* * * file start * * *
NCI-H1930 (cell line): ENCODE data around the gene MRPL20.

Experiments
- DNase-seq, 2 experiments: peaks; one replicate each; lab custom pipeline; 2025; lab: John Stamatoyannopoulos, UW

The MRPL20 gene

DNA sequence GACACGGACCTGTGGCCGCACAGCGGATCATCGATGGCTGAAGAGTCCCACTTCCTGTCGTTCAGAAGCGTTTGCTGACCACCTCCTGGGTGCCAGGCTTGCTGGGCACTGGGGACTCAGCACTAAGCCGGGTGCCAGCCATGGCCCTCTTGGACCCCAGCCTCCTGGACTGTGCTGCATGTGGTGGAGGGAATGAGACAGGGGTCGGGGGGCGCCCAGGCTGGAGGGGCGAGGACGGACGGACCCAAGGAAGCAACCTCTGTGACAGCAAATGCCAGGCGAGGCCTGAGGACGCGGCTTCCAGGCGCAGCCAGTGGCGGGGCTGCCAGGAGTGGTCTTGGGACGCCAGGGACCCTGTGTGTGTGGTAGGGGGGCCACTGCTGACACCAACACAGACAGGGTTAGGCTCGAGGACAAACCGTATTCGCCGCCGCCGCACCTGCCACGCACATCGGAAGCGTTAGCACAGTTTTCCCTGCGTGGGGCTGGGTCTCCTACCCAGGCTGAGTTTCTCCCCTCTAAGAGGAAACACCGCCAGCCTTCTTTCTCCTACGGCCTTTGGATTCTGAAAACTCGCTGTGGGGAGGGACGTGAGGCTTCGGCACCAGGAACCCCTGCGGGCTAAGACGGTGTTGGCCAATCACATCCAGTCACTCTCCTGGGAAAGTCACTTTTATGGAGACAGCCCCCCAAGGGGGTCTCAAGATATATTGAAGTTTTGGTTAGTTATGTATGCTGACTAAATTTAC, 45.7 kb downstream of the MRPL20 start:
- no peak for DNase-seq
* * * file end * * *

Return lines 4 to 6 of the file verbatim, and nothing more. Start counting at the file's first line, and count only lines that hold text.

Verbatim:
The MRPL20 gene

DNA sequence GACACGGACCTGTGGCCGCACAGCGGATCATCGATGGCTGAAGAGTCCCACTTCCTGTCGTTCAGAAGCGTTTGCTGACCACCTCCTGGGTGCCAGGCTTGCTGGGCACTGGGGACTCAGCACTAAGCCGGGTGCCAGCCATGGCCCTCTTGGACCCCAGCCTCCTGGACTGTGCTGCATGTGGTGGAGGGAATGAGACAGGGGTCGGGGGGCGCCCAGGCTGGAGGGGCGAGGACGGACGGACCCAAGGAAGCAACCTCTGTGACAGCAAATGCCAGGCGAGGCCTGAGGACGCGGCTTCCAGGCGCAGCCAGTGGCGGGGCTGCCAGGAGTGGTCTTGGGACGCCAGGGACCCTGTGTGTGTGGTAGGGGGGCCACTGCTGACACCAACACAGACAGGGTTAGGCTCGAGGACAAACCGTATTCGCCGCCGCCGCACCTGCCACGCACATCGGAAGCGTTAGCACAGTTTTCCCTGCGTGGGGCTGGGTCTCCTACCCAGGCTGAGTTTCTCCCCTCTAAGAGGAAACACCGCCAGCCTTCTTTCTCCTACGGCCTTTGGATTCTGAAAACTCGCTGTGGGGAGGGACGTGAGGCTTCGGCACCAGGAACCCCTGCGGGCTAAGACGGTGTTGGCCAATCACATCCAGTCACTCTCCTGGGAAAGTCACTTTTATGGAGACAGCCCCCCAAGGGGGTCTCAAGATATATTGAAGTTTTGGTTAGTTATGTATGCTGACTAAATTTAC, 45.7 kb downstream of the MRPL20 start:
- no peak for DNase-seq